For the Echartes, the decision to help nonprofit groups raise money is an act of faith. “Sue and I are Christians,” he said. “We believe God has given us gifts to give back to the world.” For more information about Acoustics for a Change or to donate a gently used instrument, visit the new website, visit them on Facebook or send an email to

Article by By Shelley Koppel in Hometown News.

Arturo Echarte changes lives through his acoustic music

Music, the universal language, speaks when words fail, as Hans Christian Andersen wisely put it. Indialantic guitarist Arturo Echarte’s music speaks of kindness and of a sense of community. The founder of Acoustics for a Change

, Echarte channels music for the good of others. His music ministry supports local charities by connecting them with musicians, Echarte included, willing to donate their time to play at fundraisers. Echarte also collects gently used musical instruments to give to young musicians who cannot afford to buy the equipment. Additionally, Acoustics for a Change musicians play for a donation fee at private parties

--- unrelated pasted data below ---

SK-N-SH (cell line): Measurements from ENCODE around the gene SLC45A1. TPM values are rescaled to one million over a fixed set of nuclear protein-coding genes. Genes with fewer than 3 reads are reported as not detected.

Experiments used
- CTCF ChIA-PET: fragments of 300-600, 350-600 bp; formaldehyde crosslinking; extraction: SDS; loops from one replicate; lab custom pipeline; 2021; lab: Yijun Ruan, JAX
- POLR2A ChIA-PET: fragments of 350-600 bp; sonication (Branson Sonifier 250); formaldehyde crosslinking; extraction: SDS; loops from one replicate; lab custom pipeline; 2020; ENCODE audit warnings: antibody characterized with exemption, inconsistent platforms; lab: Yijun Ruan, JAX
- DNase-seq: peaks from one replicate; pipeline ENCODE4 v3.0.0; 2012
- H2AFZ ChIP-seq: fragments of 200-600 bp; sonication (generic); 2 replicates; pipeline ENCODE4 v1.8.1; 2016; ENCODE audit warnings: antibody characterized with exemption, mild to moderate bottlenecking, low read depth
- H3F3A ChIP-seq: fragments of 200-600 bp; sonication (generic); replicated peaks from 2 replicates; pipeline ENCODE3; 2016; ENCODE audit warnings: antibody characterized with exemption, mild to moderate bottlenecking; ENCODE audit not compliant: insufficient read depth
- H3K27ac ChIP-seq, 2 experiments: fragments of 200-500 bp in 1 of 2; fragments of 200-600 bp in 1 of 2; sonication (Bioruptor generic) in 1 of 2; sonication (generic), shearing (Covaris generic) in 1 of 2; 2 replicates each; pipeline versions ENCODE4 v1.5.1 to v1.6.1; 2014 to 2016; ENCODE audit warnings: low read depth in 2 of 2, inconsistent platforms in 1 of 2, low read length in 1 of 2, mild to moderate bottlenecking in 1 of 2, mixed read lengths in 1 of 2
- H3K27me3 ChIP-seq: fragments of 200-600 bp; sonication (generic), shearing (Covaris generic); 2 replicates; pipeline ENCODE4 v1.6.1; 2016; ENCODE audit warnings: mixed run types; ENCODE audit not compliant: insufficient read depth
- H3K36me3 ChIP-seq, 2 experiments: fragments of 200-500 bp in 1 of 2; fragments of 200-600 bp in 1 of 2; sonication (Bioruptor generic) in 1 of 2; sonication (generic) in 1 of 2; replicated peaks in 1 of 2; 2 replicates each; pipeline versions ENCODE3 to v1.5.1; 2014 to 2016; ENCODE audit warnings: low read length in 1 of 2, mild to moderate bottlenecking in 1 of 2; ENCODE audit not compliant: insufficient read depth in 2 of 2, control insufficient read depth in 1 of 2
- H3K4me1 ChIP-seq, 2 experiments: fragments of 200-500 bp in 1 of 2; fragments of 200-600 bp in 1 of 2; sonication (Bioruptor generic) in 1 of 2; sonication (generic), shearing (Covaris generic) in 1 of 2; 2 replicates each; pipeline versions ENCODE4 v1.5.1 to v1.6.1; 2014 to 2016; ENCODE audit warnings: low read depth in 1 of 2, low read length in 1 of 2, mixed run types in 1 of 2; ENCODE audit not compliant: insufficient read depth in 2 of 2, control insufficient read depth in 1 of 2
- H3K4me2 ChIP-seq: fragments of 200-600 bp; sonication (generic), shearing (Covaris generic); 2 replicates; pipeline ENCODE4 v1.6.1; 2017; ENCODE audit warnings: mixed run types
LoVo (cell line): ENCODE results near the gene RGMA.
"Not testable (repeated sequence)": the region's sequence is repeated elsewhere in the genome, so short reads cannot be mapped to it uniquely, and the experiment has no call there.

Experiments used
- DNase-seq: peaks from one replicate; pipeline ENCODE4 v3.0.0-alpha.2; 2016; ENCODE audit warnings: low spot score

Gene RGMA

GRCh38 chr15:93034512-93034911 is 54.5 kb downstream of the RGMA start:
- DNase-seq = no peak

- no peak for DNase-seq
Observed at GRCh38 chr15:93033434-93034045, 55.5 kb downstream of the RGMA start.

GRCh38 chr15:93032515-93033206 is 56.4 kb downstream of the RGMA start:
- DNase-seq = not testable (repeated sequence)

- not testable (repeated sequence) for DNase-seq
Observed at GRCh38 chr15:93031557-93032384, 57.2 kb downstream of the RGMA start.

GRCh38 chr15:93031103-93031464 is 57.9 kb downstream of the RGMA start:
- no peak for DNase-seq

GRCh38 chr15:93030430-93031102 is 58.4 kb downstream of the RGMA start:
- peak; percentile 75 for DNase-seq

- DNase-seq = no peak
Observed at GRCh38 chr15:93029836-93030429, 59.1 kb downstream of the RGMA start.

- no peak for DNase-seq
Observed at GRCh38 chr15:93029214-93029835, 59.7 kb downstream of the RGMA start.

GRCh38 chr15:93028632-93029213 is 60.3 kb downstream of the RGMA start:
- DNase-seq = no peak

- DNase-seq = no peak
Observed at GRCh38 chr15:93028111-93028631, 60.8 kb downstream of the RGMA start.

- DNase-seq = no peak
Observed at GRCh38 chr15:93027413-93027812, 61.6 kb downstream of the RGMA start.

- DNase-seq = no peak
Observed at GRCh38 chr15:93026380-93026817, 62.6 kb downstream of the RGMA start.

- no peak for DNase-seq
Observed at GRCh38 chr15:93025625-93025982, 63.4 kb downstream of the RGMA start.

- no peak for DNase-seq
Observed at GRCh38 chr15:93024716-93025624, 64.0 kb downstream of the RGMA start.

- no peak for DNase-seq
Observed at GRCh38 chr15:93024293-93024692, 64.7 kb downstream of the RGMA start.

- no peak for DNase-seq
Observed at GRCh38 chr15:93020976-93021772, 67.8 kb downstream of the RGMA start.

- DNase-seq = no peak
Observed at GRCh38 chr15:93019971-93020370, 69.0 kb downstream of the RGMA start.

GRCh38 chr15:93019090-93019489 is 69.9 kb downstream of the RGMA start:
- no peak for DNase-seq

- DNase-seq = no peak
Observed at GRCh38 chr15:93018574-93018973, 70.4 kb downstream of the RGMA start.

, weddings and gallery openings, again, to raise money to give to local nonprofits. “It’s a win-win for all,” said Lynn Brockwell-Carey, executive director of the Brevard Neighborhood Development Coalition. More


Indialantic musician tunes up for charity

Arturo Echarte of Indialantic is using his musical talent for higher purposes. The organization he founded

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, Acoustic for a Change, plays for free at qualified charity and fundraising events and donates to charity the fees for playing at private parties, weddings, socials, cocktail and dinner parties and corporate events.